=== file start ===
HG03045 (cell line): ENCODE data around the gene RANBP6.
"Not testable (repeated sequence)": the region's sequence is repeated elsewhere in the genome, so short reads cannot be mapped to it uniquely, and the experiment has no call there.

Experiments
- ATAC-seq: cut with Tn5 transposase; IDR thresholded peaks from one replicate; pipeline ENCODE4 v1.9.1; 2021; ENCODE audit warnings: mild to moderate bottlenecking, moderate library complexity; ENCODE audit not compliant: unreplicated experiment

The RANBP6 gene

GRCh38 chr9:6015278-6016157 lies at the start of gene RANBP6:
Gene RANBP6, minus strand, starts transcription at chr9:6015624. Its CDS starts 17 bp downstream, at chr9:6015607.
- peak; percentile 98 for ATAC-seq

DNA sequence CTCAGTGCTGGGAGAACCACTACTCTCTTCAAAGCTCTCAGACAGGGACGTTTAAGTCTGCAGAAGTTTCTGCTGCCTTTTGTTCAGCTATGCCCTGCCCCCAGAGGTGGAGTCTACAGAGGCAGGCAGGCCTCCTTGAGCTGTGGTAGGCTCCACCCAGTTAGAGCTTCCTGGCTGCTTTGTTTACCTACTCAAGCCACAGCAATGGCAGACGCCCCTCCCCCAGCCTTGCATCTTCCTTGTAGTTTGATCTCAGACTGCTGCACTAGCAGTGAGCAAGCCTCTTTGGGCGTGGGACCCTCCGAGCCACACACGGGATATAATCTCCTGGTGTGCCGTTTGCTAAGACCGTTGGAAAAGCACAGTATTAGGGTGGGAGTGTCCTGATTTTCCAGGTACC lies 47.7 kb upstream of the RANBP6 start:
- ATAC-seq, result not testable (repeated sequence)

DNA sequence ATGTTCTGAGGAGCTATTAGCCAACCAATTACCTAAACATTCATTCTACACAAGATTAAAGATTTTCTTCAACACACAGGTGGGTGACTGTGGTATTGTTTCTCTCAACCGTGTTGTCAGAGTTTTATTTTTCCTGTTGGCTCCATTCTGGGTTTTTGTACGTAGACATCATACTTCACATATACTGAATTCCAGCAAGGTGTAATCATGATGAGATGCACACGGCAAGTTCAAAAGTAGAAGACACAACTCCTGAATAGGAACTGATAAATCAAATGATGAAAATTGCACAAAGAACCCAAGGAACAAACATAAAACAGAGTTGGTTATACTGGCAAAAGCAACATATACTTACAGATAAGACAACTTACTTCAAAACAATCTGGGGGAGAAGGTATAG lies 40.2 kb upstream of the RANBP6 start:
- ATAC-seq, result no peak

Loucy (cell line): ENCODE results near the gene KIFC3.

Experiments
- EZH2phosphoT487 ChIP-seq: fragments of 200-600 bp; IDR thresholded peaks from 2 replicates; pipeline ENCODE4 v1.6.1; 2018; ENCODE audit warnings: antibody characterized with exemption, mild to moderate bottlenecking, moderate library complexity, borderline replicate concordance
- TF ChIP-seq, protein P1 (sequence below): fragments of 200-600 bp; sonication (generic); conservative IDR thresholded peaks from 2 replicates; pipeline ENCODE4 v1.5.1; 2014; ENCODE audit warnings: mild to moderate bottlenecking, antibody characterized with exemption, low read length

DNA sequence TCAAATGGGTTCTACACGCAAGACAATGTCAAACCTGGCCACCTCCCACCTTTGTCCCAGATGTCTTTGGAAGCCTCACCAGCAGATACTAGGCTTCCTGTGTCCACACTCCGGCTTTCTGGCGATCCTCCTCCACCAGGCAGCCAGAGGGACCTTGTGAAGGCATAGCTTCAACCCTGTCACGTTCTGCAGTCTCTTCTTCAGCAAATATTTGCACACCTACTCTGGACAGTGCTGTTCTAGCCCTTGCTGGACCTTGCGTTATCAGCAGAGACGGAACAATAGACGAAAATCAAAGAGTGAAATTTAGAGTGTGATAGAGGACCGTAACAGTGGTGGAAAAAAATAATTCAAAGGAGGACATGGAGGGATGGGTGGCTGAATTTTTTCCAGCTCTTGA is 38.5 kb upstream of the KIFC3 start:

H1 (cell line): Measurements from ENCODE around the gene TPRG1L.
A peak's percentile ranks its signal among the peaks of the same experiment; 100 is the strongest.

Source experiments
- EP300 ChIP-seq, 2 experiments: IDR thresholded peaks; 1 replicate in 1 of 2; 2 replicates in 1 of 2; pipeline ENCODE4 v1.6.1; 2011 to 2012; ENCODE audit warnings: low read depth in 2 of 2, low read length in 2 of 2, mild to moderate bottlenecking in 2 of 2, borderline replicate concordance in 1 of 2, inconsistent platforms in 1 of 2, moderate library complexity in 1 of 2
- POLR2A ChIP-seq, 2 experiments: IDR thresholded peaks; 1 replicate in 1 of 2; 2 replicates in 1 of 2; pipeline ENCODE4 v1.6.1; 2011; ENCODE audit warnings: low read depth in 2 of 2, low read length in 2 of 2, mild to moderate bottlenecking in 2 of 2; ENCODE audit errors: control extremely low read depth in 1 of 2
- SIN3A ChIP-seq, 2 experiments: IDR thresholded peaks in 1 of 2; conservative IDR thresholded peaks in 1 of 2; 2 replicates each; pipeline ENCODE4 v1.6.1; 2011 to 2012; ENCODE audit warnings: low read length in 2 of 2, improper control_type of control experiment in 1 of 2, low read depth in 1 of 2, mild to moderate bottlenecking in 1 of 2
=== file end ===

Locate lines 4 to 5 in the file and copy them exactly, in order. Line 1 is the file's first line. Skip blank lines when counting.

- ATAC-seq: cut with Tn5 transposase; IDR thresholded peaks from one replicate; pipeline ENCODE4 v1.9.1; 2021; ENCODE audit warnings: mild to moderate bottlenecking, moderate library complexity; ENCODE audit not compliant: unreplicated experiment

The RANBP6 gene